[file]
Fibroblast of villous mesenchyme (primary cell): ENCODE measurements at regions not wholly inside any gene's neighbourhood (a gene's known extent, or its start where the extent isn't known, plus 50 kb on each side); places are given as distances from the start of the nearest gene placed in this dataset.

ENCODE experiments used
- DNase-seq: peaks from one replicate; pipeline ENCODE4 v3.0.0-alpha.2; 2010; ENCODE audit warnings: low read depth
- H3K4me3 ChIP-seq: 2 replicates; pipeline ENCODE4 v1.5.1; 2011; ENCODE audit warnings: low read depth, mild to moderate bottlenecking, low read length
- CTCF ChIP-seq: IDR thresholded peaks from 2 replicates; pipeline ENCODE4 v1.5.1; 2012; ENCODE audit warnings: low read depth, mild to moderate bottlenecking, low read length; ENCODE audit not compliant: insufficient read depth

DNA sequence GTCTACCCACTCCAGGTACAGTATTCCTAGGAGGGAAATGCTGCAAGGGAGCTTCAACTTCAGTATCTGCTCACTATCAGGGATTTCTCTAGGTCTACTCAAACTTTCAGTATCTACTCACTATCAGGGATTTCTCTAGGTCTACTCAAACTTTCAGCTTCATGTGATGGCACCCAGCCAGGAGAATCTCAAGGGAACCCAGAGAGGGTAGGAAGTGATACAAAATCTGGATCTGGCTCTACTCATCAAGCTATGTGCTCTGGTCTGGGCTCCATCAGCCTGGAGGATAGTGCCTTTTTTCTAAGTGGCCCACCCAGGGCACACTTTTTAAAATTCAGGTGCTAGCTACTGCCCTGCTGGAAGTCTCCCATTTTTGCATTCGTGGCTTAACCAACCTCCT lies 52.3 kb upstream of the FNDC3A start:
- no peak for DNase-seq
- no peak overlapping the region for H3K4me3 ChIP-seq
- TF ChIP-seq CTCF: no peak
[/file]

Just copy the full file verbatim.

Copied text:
Fibroblast of villous mesenchyme (primary cell): ENCODE measurements at regions not wholly inside any gene's neighbourhood (a gene's known extent, or its start where the extent isn't known, plus 50 kb on each side); places are given as distances from the start of the nearest gene placed in this dataset.

ENCODE experiments used
- DNase-seq: peaks from one replicate; pipeline ENCODE4 v3.0.0-alpha.2; 2010; ENCODE audit warnings: low read depth
- H3K4me3 ChIP-seq: 2 replicates; pipeline ENCODE4 v1.5.1; 2011; ENCODE audit warnings: low read depth, mild to moderate bottlenecking, low read length
- CTCF ChIP-seq: IDR thresholded peaks from 2 replicates; pipeline ENCODE4 v1.5.1; 2012; ENCODE audit warnings: low read depth, mild to moderate bottlenecking, low read length; ENCODE audit not compliant: insufficient read depth

DNA sequence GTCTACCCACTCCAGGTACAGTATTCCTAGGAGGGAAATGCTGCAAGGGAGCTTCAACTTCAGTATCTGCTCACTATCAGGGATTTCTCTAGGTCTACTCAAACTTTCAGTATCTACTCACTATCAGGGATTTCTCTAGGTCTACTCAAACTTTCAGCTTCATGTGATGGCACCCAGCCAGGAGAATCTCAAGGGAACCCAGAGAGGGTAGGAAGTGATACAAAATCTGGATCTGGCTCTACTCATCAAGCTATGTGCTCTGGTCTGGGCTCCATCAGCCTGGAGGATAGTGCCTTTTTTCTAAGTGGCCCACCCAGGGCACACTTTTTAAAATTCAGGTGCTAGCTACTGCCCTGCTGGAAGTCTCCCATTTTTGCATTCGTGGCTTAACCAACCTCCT lies 52.3 kb upstream of the FNDC3A start:
- no peak for DNase-seq
- no peak overlapping the region for H3K4me3 ChIP-seq
- TF ChIP-seq CTCF: no peak